Tensions rise in Ukraine’s pro-Russian Crimea amid secession fears
By Laura Smith-Spark. Phil Black and Frederik Pleitgen
KIEV, Ukraine (CNN) — Tensions simmered in Ukraine’s southern Crimea region Wednesday as pro-Russian demonstrators faced off with rival protesters in the city of Simferopol amid fears the region might seek to secede.
As the mood soured among the thousands rallying in front of the Crimean parliament building, some scuffles broke out.
One group waved Ukrainian flags and shouted “Crimea is not Russia,” while the other held Russian flags aloft and shouted “Crimea is Russia,” images broadcast by Crimean TV channel ATR showed. As the crowd became more agitated, a line of police moved in to divide the groups.
While those protesting are not calling for separation, the demonstrations signal the broad divide between those who support what is going on in Kiev, where the new government is leaning toward the West, and those who back Russia’s continued influence in Crimea and across Ukraine.
The speaker of the Crimean parliament, Volodimir Konstantinov, denied Wednesday that there were plans for the body to discuss “radical issues” such as the separation of Russia-oriented Crimea from Ukraine.
In a statement on the parliament website, Konstantinov dismissed “rumors” reported by local media, saying they were “a provocation aimed at discrediting and de-legitimizing the Crimean parliament.”
He also urged the Crimean people to remain calm and not be provoked, the statement said.
In the nearby port city of Sevastopol, where about 60% of the population is Russian and Moscow has a key naval base, residents told CNN they were angry that President Viktor Yanukovych has been forced out and fear that they will be oppressed by the country’s new leaders.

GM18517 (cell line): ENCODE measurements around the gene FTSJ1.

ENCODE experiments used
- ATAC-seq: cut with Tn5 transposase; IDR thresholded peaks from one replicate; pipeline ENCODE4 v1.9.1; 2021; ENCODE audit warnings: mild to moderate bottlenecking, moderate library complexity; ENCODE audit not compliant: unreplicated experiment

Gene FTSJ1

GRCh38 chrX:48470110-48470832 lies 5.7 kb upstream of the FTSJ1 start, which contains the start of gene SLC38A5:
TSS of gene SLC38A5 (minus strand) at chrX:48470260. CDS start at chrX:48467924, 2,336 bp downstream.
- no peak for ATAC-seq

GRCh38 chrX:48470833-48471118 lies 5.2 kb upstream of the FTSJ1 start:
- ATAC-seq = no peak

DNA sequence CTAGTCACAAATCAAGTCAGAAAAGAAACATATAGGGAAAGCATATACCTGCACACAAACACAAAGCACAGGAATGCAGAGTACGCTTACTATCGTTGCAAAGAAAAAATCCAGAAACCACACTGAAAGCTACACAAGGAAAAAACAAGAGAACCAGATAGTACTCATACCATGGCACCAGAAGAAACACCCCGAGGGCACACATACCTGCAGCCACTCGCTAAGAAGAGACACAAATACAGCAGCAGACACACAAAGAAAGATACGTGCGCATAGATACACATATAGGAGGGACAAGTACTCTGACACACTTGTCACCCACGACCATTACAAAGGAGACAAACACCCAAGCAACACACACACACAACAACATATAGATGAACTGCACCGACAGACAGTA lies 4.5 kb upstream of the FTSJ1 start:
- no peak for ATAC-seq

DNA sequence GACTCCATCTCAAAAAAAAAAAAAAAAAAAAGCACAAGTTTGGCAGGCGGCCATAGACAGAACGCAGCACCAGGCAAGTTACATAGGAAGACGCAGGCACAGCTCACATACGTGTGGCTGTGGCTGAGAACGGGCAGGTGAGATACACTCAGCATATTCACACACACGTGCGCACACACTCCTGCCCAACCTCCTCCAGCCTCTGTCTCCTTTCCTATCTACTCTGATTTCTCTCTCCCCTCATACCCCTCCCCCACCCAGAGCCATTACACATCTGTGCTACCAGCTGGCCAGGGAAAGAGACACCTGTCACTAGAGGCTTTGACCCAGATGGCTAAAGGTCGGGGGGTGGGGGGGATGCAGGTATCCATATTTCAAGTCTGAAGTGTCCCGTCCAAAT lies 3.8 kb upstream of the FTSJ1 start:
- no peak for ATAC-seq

Small pro-Russian protests were taking place in the Black Sea city Wednesday.
A CNN team in the area encountered more than one pro-Russian militia checkpoint on the road from Sevastopol to Simferopol.
Yanukovych’s base of support is in eastern and southern Ukraine, where Russian culture and language predominate. In that region, most people are suspicious of the Europe-leaning views of their counterparts in western Ukraine, who were at the heart of the anti-government protests that filled central Kiev.
Many are struggling to get to grips with the rapid political upheaval that has unfolded in Ukraine in recent days, after the months of protests.
Russia’s Foreign Ministry has accused Ukraine’s lawmakers of discriminating against ethnic Russians by excluding them from the reform process.
Talks on new government
The tensions come as Ukraine’s lawmakers scramble to put together a new unity government amid continued instability after Yanukovych’s ouster.
Vasil Gatsko, of the Ukrainian Democratic Alliance for Reforms (UDAR) party, said the three main opposition parties and smaller parties would meet Wednesday to discuss proposed members of the new government.
Once the parties agree, they will take a list of proposed new government members to Kiev’s Independence Square, or Maidan — which has been at the heart of the protest movement — for approval from the crowds gathered there.
Then the newly formed government will be officially voted in in Ukraine’s parliament Thursday morning, Gatsko said. The interim authorities had initially hoped to announce a new government Tuesday.
The lawmakers face the challenge of forming a body that genuinely represents of all the main political parties, despite their widely divergent views, and includes technical experts and some of the people’s heroes from the protests in Independence Square.